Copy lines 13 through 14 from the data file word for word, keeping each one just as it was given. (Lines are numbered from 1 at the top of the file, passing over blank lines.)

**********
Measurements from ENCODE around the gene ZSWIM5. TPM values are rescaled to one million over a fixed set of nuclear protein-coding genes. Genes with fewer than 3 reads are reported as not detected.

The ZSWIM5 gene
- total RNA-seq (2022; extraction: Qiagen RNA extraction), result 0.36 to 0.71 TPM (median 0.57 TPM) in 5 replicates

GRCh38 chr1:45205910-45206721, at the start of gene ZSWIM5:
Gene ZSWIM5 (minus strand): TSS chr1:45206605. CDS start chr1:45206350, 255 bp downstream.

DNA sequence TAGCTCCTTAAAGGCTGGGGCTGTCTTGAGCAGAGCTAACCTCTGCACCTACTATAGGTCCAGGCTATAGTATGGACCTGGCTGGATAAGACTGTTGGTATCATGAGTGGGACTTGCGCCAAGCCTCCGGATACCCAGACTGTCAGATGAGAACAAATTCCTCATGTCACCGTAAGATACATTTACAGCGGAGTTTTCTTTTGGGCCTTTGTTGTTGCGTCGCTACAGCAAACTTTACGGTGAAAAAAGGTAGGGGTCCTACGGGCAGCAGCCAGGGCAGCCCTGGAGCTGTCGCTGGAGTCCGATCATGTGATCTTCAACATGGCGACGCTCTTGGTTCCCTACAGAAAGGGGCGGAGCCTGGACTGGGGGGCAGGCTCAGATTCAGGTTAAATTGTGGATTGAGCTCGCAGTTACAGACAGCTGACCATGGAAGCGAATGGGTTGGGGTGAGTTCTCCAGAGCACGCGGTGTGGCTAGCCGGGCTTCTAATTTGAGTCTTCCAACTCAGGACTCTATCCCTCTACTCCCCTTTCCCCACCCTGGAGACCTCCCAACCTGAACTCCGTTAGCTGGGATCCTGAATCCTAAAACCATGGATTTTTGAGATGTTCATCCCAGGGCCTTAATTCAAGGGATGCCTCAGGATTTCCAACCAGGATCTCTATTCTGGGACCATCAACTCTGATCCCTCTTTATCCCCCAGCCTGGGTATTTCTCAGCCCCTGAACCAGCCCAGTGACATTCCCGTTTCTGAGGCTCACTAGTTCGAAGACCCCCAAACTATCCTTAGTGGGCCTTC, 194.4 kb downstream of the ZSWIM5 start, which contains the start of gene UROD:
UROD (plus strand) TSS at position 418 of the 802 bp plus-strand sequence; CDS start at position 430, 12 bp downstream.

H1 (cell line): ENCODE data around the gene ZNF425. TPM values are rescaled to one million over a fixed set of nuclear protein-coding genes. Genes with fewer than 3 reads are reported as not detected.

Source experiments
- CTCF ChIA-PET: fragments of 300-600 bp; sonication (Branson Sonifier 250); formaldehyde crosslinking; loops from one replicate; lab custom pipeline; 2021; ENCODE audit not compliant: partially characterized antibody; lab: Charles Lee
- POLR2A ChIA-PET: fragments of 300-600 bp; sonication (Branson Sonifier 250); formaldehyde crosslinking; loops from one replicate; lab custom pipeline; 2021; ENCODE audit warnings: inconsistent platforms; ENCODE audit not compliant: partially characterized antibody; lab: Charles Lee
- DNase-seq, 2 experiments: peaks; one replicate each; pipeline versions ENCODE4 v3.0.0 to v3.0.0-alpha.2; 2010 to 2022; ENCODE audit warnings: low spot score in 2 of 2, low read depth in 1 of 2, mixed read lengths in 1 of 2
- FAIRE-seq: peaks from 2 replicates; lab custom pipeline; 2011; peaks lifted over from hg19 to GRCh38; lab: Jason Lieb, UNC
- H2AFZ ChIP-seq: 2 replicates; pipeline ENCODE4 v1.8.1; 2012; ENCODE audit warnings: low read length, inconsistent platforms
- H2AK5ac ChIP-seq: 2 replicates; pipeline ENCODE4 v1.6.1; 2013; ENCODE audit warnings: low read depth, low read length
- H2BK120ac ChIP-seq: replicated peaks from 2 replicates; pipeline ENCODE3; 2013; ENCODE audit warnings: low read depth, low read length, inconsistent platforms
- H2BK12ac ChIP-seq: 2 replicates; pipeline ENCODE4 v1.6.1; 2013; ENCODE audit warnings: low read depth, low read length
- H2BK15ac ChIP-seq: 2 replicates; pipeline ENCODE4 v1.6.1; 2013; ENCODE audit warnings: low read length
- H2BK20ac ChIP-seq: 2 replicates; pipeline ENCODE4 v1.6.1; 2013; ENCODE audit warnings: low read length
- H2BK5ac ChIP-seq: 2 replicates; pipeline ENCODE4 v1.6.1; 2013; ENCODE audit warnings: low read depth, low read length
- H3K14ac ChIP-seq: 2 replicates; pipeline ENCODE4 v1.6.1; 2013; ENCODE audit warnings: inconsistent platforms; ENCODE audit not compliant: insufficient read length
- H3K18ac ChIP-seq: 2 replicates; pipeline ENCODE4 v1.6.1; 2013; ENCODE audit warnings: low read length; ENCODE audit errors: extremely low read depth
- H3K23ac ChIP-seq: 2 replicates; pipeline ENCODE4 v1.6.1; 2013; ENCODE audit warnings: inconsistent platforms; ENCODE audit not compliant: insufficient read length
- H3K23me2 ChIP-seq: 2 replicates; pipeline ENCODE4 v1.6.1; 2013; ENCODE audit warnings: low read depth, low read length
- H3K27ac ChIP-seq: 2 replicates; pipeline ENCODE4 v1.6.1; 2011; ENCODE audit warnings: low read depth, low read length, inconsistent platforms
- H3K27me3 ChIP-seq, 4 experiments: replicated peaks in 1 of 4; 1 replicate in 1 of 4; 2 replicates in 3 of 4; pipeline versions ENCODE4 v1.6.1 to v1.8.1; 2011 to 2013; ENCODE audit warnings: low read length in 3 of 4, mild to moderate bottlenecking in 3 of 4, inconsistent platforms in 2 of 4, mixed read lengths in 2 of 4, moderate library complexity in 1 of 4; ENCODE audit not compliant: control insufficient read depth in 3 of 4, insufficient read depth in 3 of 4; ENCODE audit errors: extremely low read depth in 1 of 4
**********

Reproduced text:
- FAIRE-seq: peaks from 2 replicates; lab custom pipeline; 2011; peaks lifted over from hg19 to GRCh38; lab: Jason Lieb, UNC
- H2AFZ ChIP-seq: 2 replicates; pipeline ENCODE4 v1.8.1; 2012; ENCODE audit warnings: low read length, inconsistent platforms